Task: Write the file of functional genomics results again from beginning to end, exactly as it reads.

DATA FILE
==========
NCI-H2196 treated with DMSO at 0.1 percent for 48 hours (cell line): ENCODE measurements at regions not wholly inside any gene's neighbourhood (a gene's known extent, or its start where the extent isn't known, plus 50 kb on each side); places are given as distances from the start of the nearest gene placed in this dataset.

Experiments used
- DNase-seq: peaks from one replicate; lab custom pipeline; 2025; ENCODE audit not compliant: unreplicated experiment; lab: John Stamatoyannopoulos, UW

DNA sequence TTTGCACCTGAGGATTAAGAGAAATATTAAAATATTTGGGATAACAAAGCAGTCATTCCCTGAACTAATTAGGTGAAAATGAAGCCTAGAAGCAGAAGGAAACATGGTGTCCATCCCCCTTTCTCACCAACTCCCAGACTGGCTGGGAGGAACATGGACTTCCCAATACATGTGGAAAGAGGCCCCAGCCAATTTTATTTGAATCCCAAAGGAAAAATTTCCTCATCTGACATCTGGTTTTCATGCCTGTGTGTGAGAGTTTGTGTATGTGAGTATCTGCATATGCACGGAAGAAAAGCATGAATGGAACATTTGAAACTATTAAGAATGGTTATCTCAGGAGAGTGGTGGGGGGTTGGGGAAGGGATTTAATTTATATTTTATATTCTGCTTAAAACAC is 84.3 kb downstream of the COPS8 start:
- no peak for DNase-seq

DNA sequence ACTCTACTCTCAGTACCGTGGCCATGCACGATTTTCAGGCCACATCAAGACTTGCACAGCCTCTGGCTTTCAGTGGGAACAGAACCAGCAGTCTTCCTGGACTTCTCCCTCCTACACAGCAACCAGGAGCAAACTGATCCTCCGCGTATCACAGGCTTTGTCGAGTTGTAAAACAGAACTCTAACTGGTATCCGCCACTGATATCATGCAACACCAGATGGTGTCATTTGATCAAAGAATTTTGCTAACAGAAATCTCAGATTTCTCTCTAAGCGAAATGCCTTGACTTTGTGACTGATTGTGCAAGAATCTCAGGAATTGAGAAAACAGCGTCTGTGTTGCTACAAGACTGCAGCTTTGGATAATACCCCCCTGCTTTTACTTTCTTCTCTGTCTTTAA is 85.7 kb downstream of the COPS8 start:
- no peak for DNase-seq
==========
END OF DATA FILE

NCI-H2196 treated with DMSO at 0.1 percent for 48 hours (cell line): ENCODE measurements at regions not wholly inside any gene's neighbourhood (a gene's known extent, or its start where the extent isn't known, plus 50 kb on each side); places are given as distances from the start of the nearest gene placed in this dataset.

Experiments used
- DNase-seq: peaks from one replicate; lab custom pipeline; 2025; ENCODE audit not compliant: unreplicated experiment; lab: John Stamatoyannopoulos, UW

DNA sequence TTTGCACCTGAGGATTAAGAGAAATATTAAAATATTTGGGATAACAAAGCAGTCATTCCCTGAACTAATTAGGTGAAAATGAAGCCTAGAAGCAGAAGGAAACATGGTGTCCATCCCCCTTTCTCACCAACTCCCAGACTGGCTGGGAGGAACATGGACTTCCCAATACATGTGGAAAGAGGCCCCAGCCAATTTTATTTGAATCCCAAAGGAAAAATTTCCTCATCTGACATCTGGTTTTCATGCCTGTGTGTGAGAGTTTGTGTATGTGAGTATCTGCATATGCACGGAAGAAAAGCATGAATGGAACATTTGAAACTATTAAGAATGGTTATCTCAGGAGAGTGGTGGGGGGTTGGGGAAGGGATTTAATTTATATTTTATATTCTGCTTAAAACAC is 84.3 kb downstream of the COPS8 start:
- no peak for DNase-seq

DNA sequence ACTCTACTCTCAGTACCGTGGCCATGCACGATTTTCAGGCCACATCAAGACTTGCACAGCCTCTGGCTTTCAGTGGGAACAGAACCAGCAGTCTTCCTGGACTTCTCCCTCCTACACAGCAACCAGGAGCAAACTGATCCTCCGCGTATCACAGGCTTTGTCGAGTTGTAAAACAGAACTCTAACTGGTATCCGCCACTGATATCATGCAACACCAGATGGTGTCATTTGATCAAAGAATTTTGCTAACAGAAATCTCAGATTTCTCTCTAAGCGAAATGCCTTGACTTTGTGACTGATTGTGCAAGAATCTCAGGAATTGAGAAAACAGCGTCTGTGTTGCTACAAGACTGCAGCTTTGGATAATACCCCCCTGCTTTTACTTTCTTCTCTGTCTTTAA is 85.7 kb downstream of the COPS8 start:
- no peak for DNase-seq